Staying on the leading edge: Health transformation – still some way to go

24 May 2019 - by Claire Flynn

The annual spring gathering of health and social care leaders and partners at NICON always produces an insightful, constructive two days of discussion.

Over two years have passed since the Department for Health published its 10 year approach to transforming health and social care in Northern Ireland and since the launch of ‘Health and Wellbeing 2026 – Delivering Together’,  we continue to experience political uncertainty and considerable pressure on services.  So we pause to ask is our health service on its way to being truly transformed in eight years’ time? And has the lack of political scrutiny helped or hindered?

In the absence of a Minister, the Department for Health Permanent Secretary Richard Pengelly opened the annual NICON conference and highlighted progress to date but stressed that without reform, problems in health and social care system will “get worse year on year”.

As Permanent Secretary he has had the power, and importantly, the confidence to take some key decisions forward including public consultations on reshaping stroke and breast assessment services as well as reviews into urgent and emergency care, oncology, neurology, paediatrics, as well as initiatives such as the rolling out of Multi-Disciplinary teams at GP surgeries.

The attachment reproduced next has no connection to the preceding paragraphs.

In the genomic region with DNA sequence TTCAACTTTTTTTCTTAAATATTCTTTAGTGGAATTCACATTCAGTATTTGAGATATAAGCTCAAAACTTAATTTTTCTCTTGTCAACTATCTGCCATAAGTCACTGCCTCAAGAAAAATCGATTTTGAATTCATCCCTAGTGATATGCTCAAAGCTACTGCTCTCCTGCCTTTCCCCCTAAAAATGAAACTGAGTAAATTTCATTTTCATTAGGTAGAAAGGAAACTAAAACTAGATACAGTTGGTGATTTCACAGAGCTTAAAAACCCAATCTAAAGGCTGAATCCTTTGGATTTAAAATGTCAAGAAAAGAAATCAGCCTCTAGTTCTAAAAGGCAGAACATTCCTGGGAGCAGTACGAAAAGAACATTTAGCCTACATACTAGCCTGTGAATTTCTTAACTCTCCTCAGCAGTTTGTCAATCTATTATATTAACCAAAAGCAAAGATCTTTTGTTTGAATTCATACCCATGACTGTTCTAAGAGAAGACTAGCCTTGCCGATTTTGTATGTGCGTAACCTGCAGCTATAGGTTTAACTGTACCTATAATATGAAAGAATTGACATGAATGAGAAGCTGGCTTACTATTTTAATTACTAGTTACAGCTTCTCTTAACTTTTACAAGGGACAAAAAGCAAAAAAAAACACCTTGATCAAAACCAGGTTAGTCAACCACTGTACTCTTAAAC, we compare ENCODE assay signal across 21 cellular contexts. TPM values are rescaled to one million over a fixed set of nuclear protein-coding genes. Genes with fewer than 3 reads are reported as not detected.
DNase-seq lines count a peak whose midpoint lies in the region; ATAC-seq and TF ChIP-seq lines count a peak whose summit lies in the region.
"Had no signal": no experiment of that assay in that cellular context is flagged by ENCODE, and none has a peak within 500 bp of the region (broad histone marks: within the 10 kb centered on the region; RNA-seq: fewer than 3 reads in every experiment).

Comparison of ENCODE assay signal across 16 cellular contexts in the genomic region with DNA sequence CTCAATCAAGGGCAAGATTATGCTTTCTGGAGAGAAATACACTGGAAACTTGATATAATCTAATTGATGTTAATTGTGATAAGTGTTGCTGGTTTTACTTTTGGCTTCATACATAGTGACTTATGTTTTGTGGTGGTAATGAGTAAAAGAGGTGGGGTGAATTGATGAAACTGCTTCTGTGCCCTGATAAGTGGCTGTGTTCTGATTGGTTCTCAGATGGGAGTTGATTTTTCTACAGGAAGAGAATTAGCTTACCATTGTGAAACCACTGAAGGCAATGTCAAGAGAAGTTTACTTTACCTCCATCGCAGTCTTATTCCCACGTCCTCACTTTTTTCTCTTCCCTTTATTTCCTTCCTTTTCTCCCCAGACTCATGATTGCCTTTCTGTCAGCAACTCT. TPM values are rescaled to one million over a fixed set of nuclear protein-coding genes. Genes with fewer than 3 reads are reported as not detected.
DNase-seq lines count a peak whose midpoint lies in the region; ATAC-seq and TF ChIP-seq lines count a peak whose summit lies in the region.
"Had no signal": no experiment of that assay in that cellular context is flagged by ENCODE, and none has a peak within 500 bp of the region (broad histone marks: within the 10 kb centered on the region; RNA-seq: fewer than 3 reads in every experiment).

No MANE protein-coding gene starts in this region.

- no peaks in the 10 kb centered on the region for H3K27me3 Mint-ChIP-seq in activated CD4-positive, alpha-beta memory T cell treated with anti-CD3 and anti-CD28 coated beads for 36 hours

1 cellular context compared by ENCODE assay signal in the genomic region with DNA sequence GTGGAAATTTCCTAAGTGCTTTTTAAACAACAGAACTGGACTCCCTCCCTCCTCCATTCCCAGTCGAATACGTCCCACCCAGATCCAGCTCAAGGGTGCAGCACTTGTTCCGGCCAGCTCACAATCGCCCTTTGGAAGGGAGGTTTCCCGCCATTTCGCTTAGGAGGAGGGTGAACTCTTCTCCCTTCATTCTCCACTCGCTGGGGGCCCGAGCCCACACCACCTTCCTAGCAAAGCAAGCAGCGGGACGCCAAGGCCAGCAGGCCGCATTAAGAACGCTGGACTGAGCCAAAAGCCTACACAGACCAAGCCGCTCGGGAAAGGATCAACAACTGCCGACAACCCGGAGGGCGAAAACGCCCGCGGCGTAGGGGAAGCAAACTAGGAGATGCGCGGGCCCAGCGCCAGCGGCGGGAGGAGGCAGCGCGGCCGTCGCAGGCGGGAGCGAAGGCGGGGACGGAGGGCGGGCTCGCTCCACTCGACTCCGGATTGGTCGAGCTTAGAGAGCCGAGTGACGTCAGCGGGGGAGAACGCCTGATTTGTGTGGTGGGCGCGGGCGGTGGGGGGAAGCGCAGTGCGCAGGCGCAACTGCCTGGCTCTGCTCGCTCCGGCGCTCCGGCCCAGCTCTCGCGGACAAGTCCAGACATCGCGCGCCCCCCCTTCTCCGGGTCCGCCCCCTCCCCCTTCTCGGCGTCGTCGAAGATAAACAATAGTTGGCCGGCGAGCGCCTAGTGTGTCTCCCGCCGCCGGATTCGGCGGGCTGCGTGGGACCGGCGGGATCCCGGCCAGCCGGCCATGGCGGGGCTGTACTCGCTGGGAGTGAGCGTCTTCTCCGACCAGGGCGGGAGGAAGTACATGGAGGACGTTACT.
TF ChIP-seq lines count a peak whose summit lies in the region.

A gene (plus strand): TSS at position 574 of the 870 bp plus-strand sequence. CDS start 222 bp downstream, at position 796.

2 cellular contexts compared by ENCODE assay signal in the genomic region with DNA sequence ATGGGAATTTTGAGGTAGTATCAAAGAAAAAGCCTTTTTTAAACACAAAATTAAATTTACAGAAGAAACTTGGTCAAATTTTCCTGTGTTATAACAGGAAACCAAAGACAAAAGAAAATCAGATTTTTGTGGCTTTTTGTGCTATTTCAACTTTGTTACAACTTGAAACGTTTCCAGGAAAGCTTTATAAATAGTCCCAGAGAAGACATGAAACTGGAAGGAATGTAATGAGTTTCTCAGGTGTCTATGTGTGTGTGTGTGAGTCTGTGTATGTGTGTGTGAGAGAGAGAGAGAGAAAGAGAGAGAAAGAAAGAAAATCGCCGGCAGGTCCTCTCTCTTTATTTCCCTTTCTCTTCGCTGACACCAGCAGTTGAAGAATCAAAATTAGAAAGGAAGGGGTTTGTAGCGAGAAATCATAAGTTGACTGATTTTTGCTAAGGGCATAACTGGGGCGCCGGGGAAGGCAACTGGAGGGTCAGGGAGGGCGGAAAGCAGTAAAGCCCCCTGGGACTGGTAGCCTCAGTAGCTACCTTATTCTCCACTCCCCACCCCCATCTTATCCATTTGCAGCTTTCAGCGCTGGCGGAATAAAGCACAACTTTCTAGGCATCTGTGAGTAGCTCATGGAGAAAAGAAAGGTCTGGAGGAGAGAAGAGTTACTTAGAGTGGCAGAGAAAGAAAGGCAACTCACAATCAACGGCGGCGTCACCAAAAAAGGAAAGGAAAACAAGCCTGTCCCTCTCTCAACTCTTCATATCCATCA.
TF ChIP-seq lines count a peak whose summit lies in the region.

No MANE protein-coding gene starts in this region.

Evidence of any progress however is overwhelmed by some key challenges and evidence of a system in a state of constant crisis. Waiting lists, staff pressure, a looming nursing strike, increasing health inequalities and an ageing population.

Pengelly reassured the audience of over 600 people that the transformation agenda continues but there is further need to prioritise and be more efficient.  Can health trusts sacrifice the performance of their individual trusts for the benefit of the system as a whole? 

While there will never be enough money for health, a large injection of cash is what Pengelly stresses is needed to address some key problems including the issue of waiting lists, as well as noting the longer term answer of reshaping services to improve capacity and provide more diagnoses and treatments. That’s not to mention the role of Health in Community Planning or galvanising other agencies to deliver health outcomes.

The essence of the road map for reform in moving more care into the community and creating specialist treatment centres is well-evidenced and widely supported by experts and the political parties at the time but it does not mean that transforming health as it moves towards the next stage of implementation is going to be quick or easy, even if our  local politicians make progress in the current talks.